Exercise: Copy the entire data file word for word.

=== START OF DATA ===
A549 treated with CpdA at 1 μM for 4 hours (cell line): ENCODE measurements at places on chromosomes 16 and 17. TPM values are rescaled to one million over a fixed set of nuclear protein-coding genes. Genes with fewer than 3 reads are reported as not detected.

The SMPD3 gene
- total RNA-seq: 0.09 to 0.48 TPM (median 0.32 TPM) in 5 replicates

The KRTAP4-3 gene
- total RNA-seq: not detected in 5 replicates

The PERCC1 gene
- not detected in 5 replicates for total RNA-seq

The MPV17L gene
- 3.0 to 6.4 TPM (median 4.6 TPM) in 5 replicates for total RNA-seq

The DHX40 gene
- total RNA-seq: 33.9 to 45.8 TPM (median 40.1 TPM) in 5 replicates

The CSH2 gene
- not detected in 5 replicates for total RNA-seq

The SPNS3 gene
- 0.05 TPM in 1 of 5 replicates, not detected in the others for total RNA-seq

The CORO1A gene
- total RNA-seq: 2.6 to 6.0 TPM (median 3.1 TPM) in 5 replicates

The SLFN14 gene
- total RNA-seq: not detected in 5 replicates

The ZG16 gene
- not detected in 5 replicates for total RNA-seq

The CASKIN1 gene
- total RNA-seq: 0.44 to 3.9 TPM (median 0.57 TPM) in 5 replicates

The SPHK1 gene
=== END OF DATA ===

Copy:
A549 treated with CpdA at 1 μM for 4 hours (cell line): ENCODE measurements at places on chromosomes 16 and 17. TPM values are rescaled to one million over a fixed set of nuclear protein-coding genes. Genes with fewer than 3 reads are reported as not detected.

The SMPD3 gene
- total RNA-seq: 0.09 to 0.48 TPM (median 0.32 TPM) in 5 replicates

The KRTAP4-3 gene
- total RNA-seq: not detected in 5 replicates

The PERCC1 gene
- not detected in 5 replicates for total RNA-seq

The MPV17L gene
- 3.0 to 6.4 TPM (median 4.6 TPM) in 5 replicates for total RNA-seq

The DHX40 gene
- total RNA-seq: 33.9 to 45.8 TPM (median 40.1 TPM) in 5 replicates

The CSH2 gene
- not detected in 5 replicates for total RNA-seq

The SPNS3 gene
- 0.05 TPM in 1 of 5 replicates, not detected in the others for total RNA-seq

The CORO1A gene
- total RNA-seq: 2.6 to 6.0 TPM (median 3.1 TPM) in 5 replicates

The SLFN14 gene
- total RNA-seq: not detected in 5 replicates

The ZG16 gene
- not detected in 5 replicates for total RNA-seq

The CASKIN1 gene
- total RNA-seq: 0.44 to 3.9 TPM (median 0.57 TPM) in 5 replicates

The SPHK1 gene